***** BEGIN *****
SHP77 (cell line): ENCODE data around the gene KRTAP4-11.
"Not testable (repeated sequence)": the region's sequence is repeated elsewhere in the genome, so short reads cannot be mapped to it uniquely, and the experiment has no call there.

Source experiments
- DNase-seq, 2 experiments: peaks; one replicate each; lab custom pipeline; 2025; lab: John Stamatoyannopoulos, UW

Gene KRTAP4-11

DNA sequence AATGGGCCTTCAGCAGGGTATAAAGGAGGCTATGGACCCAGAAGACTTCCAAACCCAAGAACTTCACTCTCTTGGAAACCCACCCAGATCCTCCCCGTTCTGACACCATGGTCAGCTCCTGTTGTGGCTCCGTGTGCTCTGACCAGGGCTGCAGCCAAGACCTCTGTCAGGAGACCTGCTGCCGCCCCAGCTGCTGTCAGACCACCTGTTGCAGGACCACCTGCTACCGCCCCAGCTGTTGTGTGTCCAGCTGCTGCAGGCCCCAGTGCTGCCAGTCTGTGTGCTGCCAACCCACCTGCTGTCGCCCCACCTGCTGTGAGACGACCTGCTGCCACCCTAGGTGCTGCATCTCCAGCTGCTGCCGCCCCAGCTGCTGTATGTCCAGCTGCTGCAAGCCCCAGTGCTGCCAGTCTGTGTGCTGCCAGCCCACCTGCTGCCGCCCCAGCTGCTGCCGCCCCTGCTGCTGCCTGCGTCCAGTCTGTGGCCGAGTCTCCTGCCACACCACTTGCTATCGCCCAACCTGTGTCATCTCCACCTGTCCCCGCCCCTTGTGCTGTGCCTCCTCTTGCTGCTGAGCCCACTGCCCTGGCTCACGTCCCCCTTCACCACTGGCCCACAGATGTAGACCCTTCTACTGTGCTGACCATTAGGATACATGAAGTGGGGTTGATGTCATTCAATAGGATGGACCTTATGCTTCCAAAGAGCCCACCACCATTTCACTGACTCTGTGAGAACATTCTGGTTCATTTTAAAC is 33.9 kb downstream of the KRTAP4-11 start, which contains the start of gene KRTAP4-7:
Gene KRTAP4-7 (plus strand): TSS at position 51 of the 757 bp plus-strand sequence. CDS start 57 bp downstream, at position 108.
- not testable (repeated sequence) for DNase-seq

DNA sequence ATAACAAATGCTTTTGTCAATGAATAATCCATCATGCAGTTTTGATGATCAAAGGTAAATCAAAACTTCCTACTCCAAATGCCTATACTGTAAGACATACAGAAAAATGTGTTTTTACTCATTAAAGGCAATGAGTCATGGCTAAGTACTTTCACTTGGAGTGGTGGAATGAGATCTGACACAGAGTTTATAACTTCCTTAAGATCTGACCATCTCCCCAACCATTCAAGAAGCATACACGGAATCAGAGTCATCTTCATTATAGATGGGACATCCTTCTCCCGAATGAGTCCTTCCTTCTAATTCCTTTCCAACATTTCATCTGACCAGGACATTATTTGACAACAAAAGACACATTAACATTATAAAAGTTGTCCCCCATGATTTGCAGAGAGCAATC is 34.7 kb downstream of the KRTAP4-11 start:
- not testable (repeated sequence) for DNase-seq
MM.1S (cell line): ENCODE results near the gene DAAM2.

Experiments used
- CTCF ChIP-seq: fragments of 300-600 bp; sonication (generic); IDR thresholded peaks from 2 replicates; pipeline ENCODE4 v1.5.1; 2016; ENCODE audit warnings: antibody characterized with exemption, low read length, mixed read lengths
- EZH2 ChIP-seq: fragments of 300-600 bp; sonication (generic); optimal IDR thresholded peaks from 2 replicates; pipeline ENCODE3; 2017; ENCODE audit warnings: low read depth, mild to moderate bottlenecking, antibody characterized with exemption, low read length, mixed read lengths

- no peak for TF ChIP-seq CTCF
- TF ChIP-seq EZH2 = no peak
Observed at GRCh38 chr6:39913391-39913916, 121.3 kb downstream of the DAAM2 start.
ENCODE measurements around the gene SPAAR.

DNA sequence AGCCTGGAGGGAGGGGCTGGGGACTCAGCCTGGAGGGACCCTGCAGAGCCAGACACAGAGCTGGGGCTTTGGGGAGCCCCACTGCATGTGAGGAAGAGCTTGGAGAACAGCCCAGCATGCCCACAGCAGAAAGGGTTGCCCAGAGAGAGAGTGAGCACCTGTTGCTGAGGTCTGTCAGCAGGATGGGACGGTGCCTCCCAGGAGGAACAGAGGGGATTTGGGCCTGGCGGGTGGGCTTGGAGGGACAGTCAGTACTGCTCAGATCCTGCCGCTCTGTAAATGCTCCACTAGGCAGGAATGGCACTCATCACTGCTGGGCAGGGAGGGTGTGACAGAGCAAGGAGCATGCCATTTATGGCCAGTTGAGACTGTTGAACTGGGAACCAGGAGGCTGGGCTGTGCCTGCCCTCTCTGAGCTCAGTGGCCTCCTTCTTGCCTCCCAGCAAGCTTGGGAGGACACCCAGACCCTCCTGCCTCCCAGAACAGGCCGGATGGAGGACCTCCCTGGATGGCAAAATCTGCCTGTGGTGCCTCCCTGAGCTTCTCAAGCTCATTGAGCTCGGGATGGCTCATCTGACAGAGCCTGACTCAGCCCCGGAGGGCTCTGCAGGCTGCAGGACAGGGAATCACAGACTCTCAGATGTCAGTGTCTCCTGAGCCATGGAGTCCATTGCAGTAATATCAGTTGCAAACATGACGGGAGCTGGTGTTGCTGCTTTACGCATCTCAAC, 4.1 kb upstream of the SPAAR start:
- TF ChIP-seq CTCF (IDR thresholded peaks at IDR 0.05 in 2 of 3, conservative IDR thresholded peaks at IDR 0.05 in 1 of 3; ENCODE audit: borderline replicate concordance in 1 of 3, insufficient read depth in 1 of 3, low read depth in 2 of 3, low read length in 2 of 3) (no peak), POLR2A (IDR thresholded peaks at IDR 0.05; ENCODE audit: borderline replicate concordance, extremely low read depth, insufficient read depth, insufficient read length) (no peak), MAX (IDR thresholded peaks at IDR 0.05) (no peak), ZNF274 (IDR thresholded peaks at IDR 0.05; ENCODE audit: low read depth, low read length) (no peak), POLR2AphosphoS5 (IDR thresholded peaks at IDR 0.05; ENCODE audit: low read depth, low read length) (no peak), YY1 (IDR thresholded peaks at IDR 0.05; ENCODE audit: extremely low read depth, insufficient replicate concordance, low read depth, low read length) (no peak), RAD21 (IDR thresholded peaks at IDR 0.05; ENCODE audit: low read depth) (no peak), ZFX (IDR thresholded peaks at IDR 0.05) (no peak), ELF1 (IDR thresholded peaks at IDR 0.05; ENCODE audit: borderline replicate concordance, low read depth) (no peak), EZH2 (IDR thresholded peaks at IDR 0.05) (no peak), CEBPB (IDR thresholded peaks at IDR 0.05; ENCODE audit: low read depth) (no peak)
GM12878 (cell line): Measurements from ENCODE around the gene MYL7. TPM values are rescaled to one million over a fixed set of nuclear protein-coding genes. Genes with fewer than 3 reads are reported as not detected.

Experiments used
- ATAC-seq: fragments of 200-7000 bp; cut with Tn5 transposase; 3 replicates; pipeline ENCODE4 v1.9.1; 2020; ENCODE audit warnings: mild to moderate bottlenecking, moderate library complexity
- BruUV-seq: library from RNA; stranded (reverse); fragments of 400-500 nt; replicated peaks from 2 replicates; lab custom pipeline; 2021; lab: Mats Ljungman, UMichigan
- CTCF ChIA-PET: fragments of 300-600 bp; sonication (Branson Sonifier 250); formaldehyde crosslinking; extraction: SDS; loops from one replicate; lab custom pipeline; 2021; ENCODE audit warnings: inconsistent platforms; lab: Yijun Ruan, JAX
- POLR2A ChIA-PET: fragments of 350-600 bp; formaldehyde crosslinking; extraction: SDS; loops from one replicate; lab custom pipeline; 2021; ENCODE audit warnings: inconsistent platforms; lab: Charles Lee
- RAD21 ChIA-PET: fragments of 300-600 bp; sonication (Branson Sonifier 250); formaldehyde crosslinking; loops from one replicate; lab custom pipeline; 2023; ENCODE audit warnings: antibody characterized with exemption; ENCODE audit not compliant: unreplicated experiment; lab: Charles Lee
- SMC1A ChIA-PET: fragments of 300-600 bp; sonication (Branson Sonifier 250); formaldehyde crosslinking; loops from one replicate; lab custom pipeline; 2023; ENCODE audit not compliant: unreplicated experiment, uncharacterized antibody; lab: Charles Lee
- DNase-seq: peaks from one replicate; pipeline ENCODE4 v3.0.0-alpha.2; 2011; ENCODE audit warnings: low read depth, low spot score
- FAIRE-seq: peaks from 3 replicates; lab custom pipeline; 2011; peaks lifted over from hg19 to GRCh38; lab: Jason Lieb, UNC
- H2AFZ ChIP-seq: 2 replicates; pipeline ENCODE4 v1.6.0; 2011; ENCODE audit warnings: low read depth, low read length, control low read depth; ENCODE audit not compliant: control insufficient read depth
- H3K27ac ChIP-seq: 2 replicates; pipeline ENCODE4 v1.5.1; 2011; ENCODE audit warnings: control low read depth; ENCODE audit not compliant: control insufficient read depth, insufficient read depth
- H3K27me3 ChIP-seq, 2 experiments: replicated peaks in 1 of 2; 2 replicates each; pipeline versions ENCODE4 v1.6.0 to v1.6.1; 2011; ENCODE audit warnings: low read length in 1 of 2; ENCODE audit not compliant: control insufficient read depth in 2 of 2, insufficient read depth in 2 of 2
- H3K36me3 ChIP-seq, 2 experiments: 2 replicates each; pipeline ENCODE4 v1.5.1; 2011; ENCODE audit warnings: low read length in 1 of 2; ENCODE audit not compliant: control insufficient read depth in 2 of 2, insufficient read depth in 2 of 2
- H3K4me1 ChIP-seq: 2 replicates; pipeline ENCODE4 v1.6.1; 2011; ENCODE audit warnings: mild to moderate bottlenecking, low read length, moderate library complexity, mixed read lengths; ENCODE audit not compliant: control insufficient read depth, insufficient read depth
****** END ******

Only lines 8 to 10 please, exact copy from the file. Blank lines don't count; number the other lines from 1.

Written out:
- not testable (repeated sequence) for DNase-seq

DNA sequence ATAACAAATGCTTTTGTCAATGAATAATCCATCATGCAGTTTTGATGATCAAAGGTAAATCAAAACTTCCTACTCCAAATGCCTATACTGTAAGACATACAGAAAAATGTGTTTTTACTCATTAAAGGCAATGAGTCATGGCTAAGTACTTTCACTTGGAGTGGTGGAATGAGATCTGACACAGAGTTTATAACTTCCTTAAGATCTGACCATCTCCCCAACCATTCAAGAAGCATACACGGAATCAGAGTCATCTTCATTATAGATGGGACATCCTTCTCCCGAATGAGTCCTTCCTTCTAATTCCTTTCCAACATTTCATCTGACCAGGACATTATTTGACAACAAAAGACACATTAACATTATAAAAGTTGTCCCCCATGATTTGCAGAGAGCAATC is 34.7 kb downstream of the KRTAP4-11 start:
- not testable (repeated sequence) for DNase-seq